Not everyone has access to the gold-standard, though.
When I single a person out for my future accountability? I pick people who I view as (high-integrity low-jealousy) peers-or-higher, AND/OR people on a totally different status-ladder. I want things set up such that even a maximally-antagonistic me, probably has no way to easily undermine them.
If I have a specific concern, I give them a very clear sense in advance of: "Here is a concrete threshold condition. If I ever trigger this, please destroy me unless I remove myself from a position of power over others. I am asking you in specific (negates bystander effect). I will thank you later."
(Probably also hand them something that would make it easier to selectively shut me down, such as "A signed letter from myself." Concrete thresholds are useful, because it is hard to frame-obscure your way out of hard facts.)
I think this variant requires knowing, and trusting, someone pretty non-petty and non-jealous who has a higher bar of integrity than you do. I do kinda think most people's judgement around identifying those is terrible, unfortunately?
But I think the drawbacks of this are at least... different. And I generally take that shape of thing, as a strong signal of real vulnerability and accountability.
Working out how this applies to other fields is left as an exercise to the reader, because I'm lazy and the space of places I use this metaphor is large (and paradoxically, so overbuilt that it's probably quite warped).
Also: minimally-warped lenses aren't always the most useful lens! Getting work done requires channeling attention, and doing it disproportionately!
And most heavily-built things are pretty warped; it's usually a safe default assumption. Doesn't make heavily-built things pointless, that is not what I'm getting at.
...but stuff that hews close to base-reality has the the important distinction of surviving most cataclysms basically-intact, and robustness is a virtue that works in their favor.
I do think some things are actually quite real and grounded? Everything is shoved through a lens as you perceive it, but not all lenses are incredibly warping.
If you're willing to work pretty close to the lower-levels of perception, and be quite careful while building things up, well and deeply-grounded shit EXISTS.
To give an evocative, and quite literally illustrative, example?
I think learning how to see the world well enough to do realistic painting is an exceptionally unwarping and grounding skill.
Any other method of seeing while drawing, doubles up on your attentional biases and lets you see the warped result*. When you view it, you re-apply your lens to your lens' results, and see the square any warping you were doing.
It's no coincidence that most people who try take one look at their first attempt at realistic drawing, will cringe and go "that's obviously wrong..."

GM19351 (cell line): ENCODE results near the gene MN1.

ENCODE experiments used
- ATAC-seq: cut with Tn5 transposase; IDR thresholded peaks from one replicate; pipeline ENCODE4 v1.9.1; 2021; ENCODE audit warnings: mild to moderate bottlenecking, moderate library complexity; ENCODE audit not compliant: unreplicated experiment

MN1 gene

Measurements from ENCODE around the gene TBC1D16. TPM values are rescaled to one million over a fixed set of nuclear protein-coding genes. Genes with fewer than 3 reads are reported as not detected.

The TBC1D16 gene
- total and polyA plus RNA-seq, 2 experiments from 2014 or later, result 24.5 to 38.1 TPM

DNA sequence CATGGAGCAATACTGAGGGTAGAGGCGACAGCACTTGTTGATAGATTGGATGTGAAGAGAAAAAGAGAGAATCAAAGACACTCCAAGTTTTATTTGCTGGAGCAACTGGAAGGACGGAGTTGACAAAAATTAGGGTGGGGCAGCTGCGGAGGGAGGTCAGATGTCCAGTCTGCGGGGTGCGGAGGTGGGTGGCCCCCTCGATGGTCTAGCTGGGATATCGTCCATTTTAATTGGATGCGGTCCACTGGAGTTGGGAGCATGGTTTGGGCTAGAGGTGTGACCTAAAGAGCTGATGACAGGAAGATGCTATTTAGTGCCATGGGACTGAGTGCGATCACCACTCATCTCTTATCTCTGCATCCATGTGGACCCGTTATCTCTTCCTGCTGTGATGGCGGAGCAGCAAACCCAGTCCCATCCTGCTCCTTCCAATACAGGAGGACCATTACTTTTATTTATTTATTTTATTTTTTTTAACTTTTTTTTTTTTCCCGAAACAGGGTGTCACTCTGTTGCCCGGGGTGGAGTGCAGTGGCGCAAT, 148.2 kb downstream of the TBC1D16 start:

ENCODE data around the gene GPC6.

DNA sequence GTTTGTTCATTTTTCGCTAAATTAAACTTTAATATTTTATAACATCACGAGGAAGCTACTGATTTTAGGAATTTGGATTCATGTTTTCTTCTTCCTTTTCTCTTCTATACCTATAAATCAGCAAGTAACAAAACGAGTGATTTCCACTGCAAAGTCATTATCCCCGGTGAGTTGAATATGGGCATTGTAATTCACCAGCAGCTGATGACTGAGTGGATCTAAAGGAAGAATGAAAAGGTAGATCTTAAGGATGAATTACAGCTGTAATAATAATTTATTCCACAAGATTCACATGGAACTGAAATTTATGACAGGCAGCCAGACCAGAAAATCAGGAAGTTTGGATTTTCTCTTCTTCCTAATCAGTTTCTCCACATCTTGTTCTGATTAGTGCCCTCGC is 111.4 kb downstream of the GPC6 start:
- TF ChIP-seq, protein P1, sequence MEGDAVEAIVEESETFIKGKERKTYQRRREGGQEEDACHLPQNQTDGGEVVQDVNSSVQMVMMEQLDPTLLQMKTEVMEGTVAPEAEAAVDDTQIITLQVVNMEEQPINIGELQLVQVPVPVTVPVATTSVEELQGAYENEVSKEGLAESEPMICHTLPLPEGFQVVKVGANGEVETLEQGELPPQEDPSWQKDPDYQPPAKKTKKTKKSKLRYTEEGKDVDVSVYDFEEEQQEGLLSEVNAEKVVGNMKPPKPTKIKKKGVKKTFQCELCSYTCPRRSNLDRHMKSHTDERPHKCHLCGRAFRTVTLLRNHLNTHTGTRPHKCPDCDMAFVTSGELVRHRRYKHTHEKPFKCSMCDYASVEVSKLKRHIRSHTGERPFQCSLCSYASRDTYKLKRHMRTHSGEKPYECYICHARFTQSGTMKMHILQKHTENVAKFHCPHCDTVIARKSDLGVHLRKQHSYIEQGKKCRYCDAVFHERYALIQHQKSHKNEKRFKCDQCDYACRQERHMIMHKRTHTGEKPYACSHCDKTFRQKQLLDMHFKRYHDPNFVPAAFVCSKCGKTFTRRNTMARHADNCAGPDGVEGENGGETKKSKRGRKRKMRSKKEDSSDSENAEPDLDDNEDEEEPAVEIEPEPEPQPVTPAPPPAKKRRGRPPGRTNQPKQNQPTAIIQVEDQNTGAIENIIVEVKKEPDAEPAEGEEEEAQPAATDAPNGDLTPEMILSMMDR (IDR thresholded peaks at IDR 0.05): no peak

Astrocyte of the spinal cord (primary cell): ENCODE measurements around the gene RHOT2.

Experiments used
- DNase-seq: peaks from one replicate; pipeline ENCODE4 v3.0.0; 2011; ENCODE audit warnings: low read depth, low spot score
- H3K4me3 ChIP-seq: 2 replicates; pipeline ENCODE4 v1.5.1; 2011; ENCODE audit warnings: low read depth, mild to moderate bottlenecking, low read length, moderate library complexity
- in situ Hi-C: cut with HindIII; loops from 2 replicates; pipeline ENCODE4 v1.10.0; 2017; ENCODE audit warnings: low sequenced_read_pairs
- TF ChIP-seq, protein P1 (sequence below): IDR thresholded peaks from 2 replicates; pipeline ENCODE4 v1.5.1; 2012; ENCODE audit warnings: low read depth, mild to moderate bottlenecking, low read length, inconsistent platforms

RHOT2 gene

When you can finally produce an illustration that isn't "obviously wrong," it stands as a piece of concrete evidence that you've learned some ability to engage at-will with your visual-perception, in a way that is relatively non-warping.
Or, to math-phrase it badly...
∀(x,y) in R2,f(xi,yj)∗b2≈f(xi,yj)∗b
∴f(xi,yj)∗b≈f(xi,yj) and b≈1
* Taking as a totally-unreasonable given, that your "skill at drawing" is good enough to not get in the way.
Now to actually comment...
(Ugh, I think I ended up borderline-incoherent myself. I might revisit and clean it up later.)
I think it's worth keeping in mind that "common social reality" is itself sometimes one of these unstable/ungrounded top-heavy many-epicycles self-reinforcing collapses-when-reality-hits structures.
I am beyond-sick of the fights about whether something is "erroneous personal reality vs social reality" or "personal reality vs erroneous social reality," so I'm going to leave simulating that out as an exercise for the reader.
Jumping meta, and skipping to the end.
Almost every elaborate worldview is built on at least some fragile low-level components, and might also have a few robustly-grounded builds in there, if you're lucky.
"Some generalizable truth can be extracted" is more likely to occur, if there were incentives and pressure to generate robust builds.*
* (...God, I got a sudden wave of sympathy for anyone who views Capitalists and Rationalists as some form of creepy scavengers. There is a hint of truth in that lens. I hope we're more like vultures than dogs; vultures have a way better "nutrition to parasite" ratio.)
By pure evolutionary logic: whichever thing adhered closer to common properties of base-reality, and/or was better-trained to generalize or self-update, will usually hold up better when some of its circumstances change. This tends to be part of what boils up when worldview conflicts and cataclysms play out.
I do see "better survival of a worldview across a range of circumstances" as somewhat predictive of attributes that I consider good-to-have in a worldview.
I also think surviving worldviews aren't always the ones that make people the happiest, or allow people to thrive? Sometimes that sucks.